Gluing the top and back went smoothly.  I approached this with some trepidation given my inexperience using hot hide glue, but it went smoothly.

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The next challenge was carving the scroll and making the neck

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Producing the neck proved challenging, but enjoyable. Setting the neck into the body  was also a challenge, but went smoothly.DSCF4197

The fingerboard is often removed prior to finishing the instrument to allow better access to the top.  Here, a dummy has taken its place to protect the delicate edges of the neck.
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There is tremendous mystique surrounding the varnishing of violins, from the sealing and choice of a “ground”, to staining, and formulating and applying the varnish. I sealed with very diluted oil/varnish mix, stained with a combination of various water-based aniline dyes applied in layers, and then French polished using a garnet shellac. I think the results were very pleasing and it should age nicely as well.DSCF4208

Then it was on to fitting the pegs, sound-post, bridge, end-pin and tail-piece.

I got motivated to dive into this project when I knew that my eldest daughter would be needing a new violin.  Was I naive, foolish, stupid?  Probably all three and more besides. Ledah has been playing for about 14 years, she’s a freshman music major and an outstanding violinist.  The violin she’s been playing for almost two years is a prize, (on loan) for winning the University of Delaware National String Competition in 2011. The instrument is a very costly one made by a prominent luthier, but it is due to be returned this Spring.

Well, here’s a clip of Ledah bringing out some of the first notes to come from my completed violin.

This experience has reminded me that it is often a good thing to dream, and even try to make those dreams a reality. Ledah was so pleased with my effort that she has chosen to play it over the other violin.  Listening to both played side by side in a large room it was clearly the more resonant and powerful violin. I was absolutely floored and completely gratified.  It felt like hitting a homerun on my first at bat in the Majors! Earlier that same day Ledah competed in and won the Durham Symphony (NC) Concerto Competition.  She’ll be debuting as a soloist with the symphony in April 2013 and giving the violin its first public airing as well. I couldn’t be prouder of her. You know, I’m pretty pleased with my own effort this time too.

Posted in First Violin | 10 Comments

Greenwood Rocker — 4th Installment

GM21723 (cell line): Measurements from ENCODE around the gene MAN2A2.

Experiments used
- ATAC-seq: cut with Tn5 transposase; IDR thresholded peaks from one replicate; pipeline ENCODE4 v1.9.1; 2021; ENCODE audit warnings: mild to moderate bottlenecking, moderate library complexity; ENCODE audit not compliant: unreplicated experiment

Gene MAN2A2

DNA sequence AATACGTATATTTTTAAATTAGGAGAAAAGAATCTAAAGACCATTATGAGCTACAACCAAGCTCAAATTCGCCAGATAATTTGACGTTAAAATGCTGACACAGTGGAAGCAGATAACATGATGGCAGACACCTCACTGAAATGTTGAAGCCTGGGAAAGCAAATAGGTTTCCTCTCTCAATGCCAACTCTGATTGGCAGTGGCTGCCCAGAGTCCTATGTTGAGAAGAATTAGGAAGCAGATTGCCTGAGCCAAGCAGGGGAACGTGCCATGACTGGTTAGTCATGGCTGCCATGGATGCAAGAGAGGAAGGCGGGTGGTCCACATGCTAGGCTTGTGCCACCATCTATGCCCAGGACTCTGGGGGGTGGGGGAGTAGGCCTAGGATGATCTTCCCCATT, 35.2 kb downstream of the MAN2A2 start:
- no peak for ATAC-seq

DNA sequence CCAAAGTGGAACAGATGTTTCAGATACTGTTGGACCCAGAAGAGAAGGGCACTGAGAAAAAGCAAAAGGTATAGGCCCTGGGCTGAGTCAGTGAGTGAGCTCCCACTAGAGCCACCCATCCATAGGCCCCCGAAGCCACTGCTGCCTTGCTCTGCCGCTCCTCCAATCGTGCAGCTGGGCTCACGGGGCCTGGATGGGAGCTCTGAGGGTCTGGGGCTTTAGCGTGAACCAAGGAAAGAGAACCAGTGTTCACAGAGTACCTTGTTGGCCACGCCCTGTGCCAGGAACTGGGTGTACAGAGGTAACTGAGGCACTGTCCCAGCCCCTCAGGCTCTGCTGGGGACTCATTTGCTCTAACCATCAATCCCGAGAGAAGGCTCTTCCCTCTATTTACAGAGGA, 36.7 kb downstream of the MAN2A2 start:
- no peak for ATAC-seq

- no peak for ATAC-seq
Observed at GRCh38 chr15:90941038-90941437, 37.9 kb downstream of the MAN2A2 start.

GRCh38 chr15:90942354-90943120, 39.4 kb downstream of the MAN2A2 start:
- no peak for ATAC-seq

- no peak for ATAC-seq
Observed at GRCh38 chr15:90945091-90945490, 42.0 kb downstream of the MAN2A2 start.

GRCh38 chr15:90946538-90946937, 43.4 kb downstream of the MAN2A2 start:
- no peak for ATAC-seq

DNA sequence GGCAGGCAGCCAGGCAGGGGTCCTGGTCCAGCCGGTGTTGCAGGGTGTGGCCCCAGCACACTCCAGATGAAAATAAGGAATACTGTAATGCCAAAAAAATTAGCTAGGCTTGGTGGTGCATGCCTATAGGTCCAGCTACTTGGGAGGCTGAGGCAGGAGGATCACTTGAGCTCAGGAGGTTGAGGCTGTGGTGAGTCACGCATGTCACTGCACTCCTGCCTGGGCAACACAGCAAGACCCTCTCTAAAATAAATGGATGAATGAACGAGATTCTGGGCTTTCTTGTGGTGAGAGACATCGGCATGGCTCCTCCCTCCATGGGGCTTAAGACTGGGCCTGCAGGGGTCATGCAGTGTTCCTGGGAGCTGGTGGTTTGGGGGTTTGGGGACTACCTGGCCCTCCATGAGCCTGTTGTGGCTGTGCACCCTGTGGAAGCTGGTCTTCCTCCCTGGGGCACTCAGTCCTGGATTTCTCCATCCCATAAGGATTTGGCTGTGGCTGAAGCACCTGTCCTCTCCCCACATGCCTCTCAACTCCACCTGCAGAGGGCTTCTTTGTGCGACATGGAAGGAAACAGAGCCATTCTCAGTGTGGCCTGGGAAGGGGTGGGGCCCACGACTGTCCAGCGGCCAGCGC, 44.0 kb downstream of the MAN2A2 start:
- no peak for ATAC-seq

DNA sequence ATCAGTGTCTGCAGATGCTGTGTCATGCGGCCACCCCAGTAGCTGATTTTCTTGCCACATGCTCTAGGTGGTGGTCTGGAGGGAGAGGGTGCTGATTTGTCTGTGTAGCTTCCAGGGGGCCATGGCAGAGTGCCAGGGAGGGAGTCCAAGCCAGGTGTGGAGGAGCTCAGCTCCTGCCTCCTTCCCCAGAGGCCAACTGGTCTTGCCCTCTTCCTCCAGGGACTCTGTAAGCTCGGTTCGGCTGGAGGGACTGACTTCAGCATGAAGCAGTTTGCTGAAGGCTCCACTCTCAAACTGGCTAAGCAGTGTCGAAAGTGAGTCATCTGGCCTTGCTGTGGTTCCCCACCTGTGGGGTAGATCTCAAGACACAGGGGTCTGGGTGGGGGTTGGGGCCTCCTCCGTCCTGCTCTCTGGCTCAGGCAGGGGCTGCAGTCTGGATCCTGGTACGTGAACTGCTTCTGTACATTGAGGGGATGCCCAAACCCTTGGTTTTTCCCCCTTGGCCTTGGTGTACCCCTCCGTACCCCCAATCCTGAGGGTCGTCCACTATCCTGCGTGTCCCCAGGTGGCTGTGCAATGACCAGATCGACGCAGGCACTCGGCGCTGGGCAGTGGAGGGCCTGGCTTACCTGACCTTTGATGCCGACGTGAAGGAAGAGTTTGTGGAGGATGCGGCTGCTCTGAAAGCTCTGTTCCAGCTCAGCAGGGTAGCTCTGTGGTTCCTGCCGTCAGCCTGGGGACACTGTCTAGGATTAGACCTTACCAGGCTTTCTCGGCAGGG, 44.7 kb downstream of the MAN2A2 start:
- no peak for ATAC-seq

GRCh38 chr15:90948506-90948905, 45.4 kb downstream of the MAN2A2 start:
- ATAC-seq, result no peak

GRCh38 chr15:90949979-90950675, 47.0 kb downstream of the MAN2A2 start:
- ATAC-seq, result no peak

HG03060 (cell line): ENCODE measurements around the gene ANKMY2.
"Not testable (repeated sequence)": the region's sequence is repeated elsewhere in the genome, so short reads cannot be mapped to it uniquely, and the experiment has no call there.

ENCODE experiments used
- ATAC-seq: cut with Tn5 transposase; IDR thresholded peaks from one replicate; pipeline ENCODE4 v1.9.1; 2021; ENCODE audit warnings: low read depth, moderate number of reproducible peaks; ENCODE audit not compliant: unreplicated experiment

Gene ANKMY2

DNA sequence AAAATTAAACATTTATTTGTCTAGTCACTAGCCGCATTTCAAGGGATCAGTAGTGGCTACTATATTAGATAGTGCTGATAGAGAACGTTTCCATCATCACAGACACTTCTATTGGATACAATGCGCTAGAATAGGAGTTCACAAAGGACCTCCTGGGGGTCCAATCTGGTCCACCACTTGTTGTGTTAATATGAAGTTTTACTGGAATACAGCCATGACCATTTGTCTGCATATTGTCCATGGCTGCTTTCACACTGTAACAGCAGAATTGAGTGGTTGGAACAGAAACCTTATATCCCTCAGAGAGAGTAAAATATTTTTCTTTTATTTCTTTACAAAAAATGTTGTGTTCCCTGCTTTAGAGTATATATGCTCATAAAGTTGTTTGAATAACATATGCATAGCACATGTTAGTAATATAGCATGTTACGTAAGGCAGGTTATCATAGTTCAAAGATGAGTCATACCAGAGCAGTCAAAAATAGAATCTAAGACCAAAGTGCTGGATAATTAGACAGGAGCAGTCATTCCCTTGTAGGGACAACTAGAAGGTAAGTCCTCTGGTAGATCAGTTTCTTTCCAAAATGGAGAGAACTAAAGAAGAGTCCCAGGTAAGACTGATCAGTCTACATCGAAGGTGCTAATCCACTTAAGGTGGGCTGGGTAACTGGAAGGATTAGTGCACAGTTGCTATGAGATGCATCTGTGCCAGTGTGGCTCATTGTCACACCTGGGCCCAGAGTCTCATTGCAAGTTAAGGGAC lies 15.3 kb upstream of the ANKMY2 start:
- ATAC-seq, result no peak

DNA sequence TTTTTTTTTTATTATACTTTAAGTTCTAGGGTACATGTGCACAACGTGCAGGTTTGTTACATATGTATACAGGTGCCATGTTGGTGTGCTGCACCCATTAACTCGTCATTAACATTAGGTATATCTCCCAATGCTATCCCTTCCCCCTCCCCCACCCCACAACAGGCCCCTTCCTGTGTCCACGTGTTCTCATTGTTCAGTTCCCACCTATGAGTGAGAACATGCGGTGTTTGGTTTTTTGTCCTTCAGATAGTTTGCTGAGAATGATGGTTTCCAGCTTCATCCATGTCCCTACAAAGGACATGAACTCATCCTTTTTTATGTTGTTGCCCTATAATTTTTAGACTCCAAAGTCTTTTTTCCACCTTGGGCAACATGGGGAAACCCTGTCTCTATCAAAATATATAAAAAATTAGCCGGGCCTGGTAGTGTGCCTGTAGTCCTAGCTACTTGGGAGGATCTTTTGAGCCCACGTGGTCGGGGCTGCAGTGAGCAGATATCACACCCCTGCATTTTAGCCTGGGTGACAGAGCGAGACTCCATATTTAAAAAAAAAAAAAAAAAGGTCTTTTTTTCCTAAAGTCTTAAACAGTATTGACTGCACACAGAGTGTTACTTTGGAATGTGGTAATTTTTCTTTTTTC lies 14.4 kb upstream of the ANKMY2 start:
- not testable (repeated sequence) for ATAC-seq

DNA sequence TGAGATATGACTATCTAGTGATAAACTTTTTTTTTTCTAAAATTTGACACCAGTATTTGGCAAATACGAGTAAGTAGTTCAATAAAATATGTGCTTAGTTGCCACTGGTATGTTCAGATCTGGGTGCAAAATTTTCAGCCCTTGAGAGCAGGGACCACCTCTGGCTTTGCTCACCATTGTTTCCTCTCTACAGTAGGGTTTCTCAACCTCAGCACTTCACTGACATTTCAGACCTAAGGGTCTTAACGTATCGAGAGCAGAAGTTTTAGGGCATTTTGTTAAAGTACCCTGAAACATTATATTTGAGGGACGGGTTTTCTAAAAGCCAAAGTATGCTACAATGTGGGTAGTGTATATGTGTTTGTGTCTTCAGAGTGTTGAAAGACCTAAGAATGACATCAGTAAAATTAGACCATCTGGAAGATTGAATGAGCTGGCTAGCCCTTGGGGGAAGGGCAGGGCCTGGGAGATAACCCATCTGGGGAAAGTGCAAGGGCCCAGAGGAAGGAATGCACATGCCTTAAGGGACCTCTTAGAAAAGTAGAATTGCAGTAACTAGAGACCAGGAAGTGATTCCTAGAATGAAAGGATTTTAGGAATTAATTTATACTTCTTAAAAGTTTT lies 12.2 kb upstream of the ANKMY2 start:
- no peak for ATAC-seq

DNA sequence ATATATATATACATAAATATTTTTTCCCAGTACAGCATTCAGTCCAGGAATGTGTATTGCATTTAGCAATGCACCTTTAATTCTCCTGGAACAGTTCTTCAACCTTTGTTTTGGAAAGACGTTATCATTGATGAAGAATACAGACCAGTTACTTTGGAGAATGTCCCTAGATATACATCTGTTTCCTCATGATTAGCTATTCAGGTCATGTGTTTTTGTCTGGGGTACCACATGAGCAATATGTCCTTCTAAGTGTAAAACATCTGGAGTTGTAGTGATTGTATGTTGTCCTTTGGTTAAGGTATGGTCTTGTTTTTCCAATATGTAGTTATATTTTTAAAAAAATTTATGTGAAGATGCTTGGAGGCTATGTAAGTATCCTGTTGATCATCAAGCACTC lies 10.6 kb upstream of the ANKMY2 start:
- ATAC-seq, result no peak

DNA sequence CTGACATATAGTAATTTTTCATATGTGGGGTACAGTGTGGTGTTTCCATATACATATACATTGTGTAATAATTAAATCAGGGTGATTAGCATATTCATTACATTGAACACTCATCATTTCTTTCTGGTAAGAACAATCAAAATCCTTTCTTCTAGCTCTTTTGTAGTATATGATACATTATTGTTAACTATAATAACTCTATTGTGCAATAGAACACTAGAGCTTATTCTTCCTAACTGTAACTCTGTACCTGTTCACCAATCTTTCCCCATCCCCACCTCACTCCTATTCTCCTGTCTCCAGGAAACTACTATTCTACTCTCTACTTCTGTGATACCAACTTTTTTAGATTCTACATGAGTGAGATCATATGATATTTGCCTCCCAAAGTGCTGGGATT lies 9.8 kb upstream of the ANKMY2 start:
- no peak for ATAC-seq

Time to finish up this rocker! I locate the mortices in the back posts with the aid of a dummy armrest to indicate where the armrest should be joined.

Dummy Arm Rest

Dummy Armrest

 

The template for the arm rest gives me locations for mortices and tenons as well as the general outline.

Armrest Template

Armrest Template

Shaping Armrest

Shaping Armrest

Attaching Armrest

Attaching Armrest

I shaped the back splats and rockers and applied finish to everything prior to seat weaving. I toned the oak with a couple coats of very dark garnet shellac and followed with two coats of an oil/varnish mixture I made up from Sutherland and Welles tung oil, uralkyd varnish, and their citrus based solvent. In this instance the mix was 1 part oil : 2 parts varnish : 3 parts solvent — very nice and very low toxicity!

Finishing

Finishing

With the finish completed I went around and pinned the joints.  The front and back assembly rungs are pinned by virtue of the side rungs slightly overlapping them.  I pinned the side rungs on the inside with 5/32″ D. bamboo skewer. More visible joints are pinned with walnut pegs.

Rungs pinned with Bamboo Skewer

Rung Pinned with Bamboo Skewer

Armrest Pinned with Walnut Peg

Armrest Pinned with Walnut Peg

Crest Rail Pinned with Walnut Peg

Crest Rail Pinned with Walnut Peg

I wove the seat from cotton Shaker seat tape in a simple over-under pattern, both top and bottom surfaces. A cushion of dense batting  covered with muslin lies between the two woven layers.

Beginning Warp with Cushion in Place

Beginning Warp with Cushion in Place

 

 

Starting Woof

Starting Woof

Completed Seat

Completed Seat

The next step is to locate the post holes in the rocker, drill them and pound the rockers home.

Attaching Rockers

Attaching Rockers

The splats are  inserted into the crest rail, which has extra clearance in the holes, so the bottom of the splat can clear the lower rail for insertion of the lower tenon.

And then the rocker is complete.

Completed Rocker

Completed Rocker

 

 

 

 

 

 

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Greenwood Rocker — 3rd Installment

I’m working on the back assembly now.  Here’s the the two back posts and crest rail.

Back Posts and Crest Rail

Back Posts and Crest Rail

The crest rail has been tenoned and the mating mortices of the back posts formed as well. The crest rail curvature and length determines the spacing and splay of the back posts making it a pivotal component to the overall success of the chair.

Crest Rail Dry-Fit to Posts

Crest Rail Dry-Fit to Posts

With the crest rail dry-fit to the posts the spacing between the posts is set so the back splat rail is cut to length and tenoned.

Back Splat Rail

Back Splat Rail

Since the crest rail will be glued and pinned and the two rungs of the back assembly will be as well, I’ll leave the back splat rail unglued.  This simplifies the glueup of the back assembly and lets me fine tune the rotational position of the back splat rail without struggling against seizing glue. Now I’ve tapered the back posts at both ends and got the tenons that will insert into the rockers roughed on the band saw.

Back Posts Tenoned

Back Posts Tenoned

And now it’s on to shaping the back posts. They are tapered cylinders at the bottom and transition to parabolic in cross-section at the height of the back splat rail.